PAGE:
How do you store ‘enough’ for four boys aged between one and ten? As birthdays come and go, the sheer range of toys grows and grows and, frankly, most shelving units just don’t ‘cut it’ when it comes to storage. And the really big, robust ones cost a small fortune, even from a certain Swedish megastore. So, we thought we’d do one ourselves.
Was this totally our original idea? No, we saw it on Pinterest and thought ‘hey, that looks cool’ and it would work with our playroom theme of ‘castles’ (thus the castellations – they’re not a slip of the spirit level!!). We then set about finding a supplier of crates, and after hunting around for some time we reverted to our favourite source of second-hand materials: eBay.
30 large apple crates delivered for £200 … Done!
They arrived and filled our garage / workshop, and I realised that we needed to get them installed otherwise we couldn’t use the garage for anything else. So, I got started, and took two crates to ‘Dad’s Shop‘ in Mortimer. Every village should have a shop like Dad’s Shop: it is the antithesis of Homebase with friendly knowledgeable staff, forthcoming advice, no issues with swaps, always room for a haggle and generally unfussy in nature. They helped me choose the right kit and, even though I had to go back a couple of times for more screws, the advice was priceless.
Preparation – Crates and Tools
So, for the crates, all you really need to know is how you’d like them to look. We chose vintage crates as we wanted the used / weathered look. To be honest, a couple looked a bit more weathered than we’d have liked, but when in place, they were fine.
You can order new ones if you prefer – and then you can do as you please – stain, paint, varnish… the only one thing we did (and would recommend) is to sand the crates so that little fingers don’t get splinters. We have a little Black and Decker Mouse sander – ‘job’s a good ‘un’ as my builder used to say.
(and, note to self more than anyone else, make sure when you start putting the crates together you do put them sanded side down, otherwise you’ll have to sand them in the house).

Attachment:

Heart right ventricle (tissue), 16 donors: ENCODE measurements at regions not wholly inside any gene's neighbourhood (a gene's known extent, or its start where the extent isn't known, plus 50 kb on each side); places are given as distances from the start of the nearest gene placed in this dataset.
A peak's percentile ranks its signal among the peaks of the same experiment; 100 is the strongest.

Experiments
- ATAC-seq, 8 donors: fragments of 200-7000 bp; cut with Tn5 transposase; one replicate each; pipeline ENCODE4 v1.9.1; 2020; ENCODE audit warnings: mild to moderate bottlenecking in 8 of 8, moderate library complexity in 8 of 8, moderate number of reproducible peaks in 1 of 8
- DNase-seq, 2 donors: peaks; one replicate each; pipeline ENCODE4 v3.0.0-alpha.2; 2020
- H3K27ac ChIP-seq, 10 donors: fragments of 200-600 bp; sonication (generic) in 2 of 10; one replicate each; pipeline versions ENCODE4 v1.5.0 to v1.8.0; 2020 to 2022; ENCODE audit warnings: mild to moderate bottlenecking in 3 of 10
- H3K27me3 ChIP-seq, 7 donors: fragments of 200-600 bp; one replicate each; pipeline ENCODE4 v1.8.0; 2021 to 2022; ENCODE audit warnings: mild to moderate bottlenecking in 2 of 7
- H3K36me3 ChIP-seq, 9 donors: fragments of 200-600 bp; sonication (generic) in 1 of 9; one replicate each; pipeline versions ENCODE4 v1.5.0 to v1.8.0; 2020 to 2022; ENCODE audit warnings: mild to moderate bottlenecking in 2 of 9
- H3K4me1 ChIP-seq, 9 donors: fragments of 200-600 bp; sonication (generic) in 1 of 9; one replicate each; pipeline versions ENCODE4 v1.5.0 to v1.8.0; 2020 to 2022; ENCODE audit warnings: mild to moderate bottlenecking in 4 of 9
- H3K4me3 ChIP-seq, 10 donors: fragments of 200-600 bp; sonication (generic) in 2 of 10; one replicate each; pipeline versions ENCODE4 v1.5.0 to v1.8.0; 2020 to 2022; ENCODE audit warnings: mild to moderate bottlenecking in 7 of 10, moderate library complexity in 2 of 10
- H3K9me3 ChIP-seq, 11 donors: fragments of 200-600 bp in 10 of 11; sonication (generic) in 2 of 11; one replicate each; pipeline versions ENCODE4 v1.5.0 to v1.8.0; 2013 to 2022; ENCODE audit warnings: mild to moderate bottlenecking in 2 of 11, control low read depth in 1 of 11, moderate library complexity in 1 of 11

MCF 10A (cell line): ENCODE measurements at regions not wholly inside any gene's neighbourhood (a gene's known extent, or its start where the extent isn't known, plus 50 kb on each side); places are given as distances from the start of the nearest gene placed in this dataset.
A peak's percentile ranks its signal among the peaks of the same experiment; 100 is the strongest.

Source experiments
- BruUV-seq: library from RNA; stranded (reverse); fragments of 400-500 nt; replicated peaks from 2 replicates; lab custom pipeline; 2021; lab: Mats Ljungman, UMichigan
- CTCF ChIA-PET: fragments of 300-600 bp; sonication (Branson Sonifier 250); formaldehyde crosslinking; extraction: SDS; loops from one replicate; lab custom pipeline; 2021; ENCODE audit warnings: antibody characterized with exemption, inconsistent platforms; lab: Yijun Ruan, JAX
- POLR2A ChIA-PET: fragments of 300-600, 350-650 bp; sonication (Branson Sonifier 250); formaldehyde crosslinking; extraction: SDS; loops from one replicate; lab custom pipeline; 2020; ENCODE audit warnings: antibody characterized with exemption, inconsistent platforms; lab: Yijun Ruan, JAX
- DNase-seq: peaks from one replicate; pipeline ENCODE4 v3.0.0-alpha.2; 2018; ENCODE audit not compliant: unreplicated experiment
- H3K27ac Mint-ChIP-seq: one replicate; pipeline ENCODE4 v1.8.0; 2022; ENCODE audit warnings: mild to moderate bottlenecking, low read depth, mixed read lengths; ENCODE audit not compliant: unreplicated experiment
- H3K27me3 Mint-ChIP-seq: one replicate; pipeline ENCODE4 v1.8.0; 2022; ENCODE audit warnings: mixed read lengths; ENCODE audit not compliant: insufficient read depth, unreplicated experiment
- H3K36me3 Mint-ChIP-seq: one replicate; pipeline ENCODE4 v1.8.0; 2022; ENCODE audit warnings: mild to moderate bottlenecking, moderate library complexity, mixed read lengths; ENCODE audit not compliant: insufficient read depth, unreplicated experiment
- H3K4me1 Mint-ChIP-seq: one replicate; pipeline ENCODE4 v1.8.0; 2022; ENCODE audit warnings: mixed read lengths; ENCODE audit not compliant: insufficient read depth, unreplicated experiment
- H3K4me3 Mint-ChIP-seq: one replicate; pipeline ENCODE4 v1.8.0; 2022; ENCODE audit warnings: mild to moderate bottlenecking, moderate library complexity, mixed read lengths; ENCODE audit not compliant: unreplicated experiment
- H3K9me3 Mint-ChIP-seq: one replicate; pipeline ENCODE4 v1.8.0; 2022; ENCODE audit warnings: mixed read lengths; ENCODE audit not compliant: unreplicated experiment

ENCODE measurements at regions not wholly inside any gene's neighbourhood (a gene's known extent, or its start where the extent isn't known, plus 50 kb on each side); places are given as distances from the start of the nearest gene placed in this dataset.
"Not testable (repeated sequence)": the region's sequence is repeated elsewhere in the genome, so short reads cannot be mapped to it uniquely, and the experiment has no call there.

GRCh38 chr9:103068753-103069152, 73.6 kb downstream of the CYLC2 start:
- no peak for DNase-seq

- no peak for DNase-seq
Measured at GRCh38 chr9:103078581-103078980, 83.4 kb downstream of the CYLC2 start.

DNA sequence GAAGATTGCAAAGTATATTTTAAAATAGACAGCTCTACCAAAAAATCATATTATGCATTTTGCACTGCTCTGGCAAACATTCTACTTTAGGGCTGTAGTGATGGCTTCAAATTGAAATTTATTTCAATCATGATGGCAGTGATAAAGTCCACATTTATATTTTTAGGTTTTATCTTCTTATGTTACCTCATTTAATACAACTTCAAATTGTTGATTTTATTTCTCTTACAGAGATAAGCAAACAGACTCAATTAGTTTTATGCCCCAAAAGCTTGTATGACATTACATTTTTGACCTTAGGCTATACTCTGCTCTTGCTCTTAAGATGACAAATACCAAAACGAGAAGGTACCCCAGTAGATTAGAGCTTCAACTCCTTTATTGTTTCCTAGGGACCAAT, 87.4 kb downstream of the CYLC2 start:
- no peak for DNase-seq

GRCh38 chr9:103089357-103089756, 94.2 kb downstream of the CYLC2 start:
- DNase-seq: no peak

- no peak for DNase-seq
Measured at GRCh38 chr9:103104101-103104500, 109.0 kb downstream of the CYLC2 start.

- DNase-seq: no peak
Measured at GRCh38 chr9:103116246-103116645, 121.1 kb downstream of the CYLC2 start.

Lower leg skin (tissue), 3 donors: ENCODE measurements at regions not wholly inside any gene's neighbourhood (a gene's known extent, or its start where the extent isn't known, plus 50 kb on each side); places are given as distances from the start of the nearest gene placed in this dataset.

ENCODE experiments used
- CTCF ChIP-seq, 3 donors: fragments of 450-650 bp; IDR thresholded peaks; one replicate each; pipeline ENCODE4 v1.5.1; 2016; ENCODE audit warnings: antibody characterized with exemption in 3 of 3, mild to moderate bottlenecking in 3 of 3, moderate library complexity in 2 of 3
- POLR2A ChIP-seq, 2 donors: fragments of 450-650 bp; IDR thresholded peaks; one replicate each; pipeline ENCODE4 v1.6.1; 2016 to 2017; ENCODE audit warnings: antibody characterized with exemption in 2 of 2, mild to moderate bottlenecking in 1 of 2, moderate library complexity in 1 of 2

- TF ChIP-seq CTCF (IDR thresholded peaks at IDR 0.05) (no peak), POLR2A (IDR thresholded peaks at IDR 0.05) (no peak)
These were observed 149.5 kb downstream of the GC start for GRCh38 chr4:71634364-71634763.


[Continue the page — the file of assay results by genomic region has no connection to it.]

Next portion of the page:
Then, you need equipping. Here’s a quick rundown of the tools you’ll need to get the job done (like Bob!):
- Steel fixing plates: to join the crates together, we choose longer ones for vertical fixing, and shorter ones for lateral fixing.
- Short screws: to screw the plates into the thin panels on the boxes (they are thin, so the shortest ones you can get hold of)
- Medium screws: to screw the plates into the thicker edges of the boxes (use medium wherever you can for extra stability)
- Long screws with wide washers and large raw plugs: to secure the crates to the wall behind so your shelving doesn’t topple easily
- Power drill: optional for the plates, but makes it a lot quicker. Definitely needed for fixing to the walls
- Drill bits / drivers: one for the screws, one for the wall fixing
- Mallet: optional, but makes it easier to get a raw plug with a tight fit fully into the wall
- Cardboard: for the base if you want to protect your floor
Brainstorming With Boxes
To make sure that you get the right end product we recommend that you work with the space available and try a few layouts before you agree on what you want best. We tried four or five for this one, and eventually agreed on the right one for the space. Here’s a few rejected layouts, but it was really quick to shift them around and get the one we eventually agreed was best. Then, deep breath, it was time to get started.
Constructing Your Crate Creation
First things first: if you have nice floors, you need to protect your flooring. We’ve got walnut floors and they’d be messed up if we just slid the crates on top, however we wanted to stick with the home-brew boxy feel.
So we just laid down a strip of cardboard to go under the units. We had spare carpet, and probably could have put down some of those anti-scratch strips, but the cardboard was cut to size and worked out well for us.
It also helped so that we could build the crate shelving in the room and then easily slide it back into place. The most important thing is to make sure you use an even base to spread the load, and this worked well for that purpose too.
The next step is to start linking the boxes up using the fixing plates. First thing is to start getting the base lined up right, keeping the boxes flush to each other we run across the base units using the largest places and strongest nails to make them all as secure as possible to each other. And then, as we build upwards, we start putting vertical as well as lateral plates making sure every box has at least two joins, preferably three, to other boxes in the space available.
Finally, we slide the unit into place, and then drill holes in the wall through the back of the boxes, putting raw plugs into the holes made and then screwing the longest screws (with washers) into the walls. We used two of these for this shelving unit and three for the larger one made the previous week.
Time taken: About 1 hour sanding, and 2-3 hours constructing per shelving unit. Can be done on your own, but assistance is great (Samuel on the first, Ellen on the second).
Cost: £200 for the boxes, £50 for all other materials
Value: satisfying to make and use, practical and fit for purpose. Job done.